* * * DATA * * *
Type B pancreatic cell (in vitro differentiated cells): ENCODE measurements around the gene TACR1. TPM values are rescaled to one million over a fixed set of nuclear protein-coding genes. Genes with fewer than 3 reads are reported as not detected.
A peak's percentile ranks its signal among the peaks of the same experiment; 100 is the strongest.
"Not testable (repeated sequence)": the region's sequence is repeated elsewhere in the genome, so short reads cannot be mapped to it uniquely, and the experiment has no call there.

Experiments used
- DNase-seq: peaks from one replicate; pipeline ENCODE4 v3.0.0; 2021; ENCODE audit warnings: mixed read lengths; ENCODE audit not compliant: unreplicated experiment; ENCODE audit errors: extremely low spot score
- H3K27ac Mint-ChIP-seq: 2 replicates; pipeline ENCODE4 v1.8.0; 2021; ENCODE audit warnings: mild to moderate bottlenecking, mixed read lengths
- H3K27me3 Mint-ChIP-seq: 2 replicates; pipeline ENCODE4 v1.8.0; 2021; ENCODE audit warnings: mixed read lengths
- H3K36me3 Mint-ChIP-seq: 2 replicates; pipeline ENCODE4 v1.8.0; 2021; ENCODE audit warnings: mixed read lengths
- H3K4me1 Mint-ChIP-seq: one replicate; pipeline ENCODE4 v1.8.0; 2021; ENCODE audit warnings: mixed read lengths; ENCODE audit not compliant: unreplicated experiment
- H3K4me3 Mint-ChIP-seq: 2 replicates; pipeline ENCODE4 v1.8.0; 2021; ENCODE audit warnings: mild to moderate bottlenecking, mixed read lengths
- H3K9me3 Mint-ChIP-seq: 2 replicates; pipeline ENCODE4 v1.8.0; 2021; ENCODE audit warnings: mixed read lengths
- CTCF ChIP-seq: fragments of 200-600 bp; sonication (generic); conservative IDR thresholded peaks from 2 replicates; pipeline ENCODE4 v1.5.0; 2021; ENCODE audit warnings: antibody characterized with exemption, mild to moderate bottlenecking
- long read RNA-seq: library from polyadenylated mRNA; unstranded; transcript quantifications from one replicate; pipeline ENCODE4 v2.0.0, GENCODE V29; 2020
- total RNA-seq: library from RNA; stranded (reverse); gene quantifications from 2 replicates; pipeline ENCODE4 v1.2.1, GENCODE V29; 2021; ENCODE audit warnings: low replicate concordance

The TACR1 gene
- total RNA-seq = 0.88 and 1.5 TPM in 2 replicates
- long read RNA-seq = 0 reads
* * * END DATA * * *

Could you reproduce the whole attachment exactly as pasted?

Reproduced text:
Type B pancreatic cell (in vitro differentiated cells): ENCODE measurements around the gene TACR1. TPM values are rescaled to one million over a fixed set of nuclear protein-coding genes. Genes with fewer than 3 reads are reported as not detected.
A peak's percentile ranks its signal among the peaks of the same experiment; 100 is the strongest.
"Not testable (repeated sequence)": the region's sequence is repeated elsewhere in the genome, so short reads cannot be mapped to it uniquely, and the experiment has no call there.

Experiments used
- DNase-seq: peaks from one replicate; pipeline ENCODE4 v3.0.0; 2021; ENCODE audit warnings: mixed read lengths; ENCODE audit not compliant: unreplicated experiment; ENCODE audit errors: extremely low spot score
- H3K27ac Mint-ChIP-seq: 2 replicates; pipeline ENCODE4 v1.8.0; 2021; ENCODE audit warnings: mild to moderate bottlenecking, mixed read lengths
- H3K27me3 Mint-ChIP-seq: 2 replicates; pipeline ENCODE4 v1.8.0; 2021; ENCODE audit warnings: mixed read lengths
- H3K36me3 Mint-ChIP-seq: 2 replicates; pipeline ENCODE4 v1.8.0; 2021; ENCODE audit warnings: mixed read lengths
- H3K4me1 Mint-ChIP-seq: one replicate; pipeline ENCODE4 v1.8.0; 2021; ENCODE audit warnings: mixed read lengths; ENCODE audit not compliant: unreplicated experiment
- H3K4me3 Mint-ChIP-seq: 2 replicates; pipeline ENCODE4 v1.8.0; 2021; ENCODE audit warnings: mild to moderate bottlenecking, mixed read lengths
- H3K9me3 Mint-ChIP-seq: 2 replicates; pipeline ENCODE4 v1.8.0; 2021; ENCODE audit warnings: mixed read lengths
- CTCF ChIP-seq: fragments of 200-600 bp; sonication (generic); conservative IDR thresholded peaks from 2 replicates; pipeline ENCODE4 v1.5.0; 2021; ENCODE audit warnings: antibody characterized with exemption, mild to moderate bottlenecking
- long read RNA-seq: library from polyadenylated mRNA; unstranded; transcript quantifications from one replicate; pipeline ENCODE4 v2.0.0, GENCODE V29; 2020
- total RNA-seq: library from RNA; stranded (reverse); gene quantifications from 2 replicates; pipeline ENCODE4 v1.2.1, GENCODE V29; 2021; ENCODE audit warnings: low replicate concordance

The TACR1 gene
- total RNA-seq = 0.88 and 1.5 TPM in 2 replicates
- long read RNA-seq = 0 reads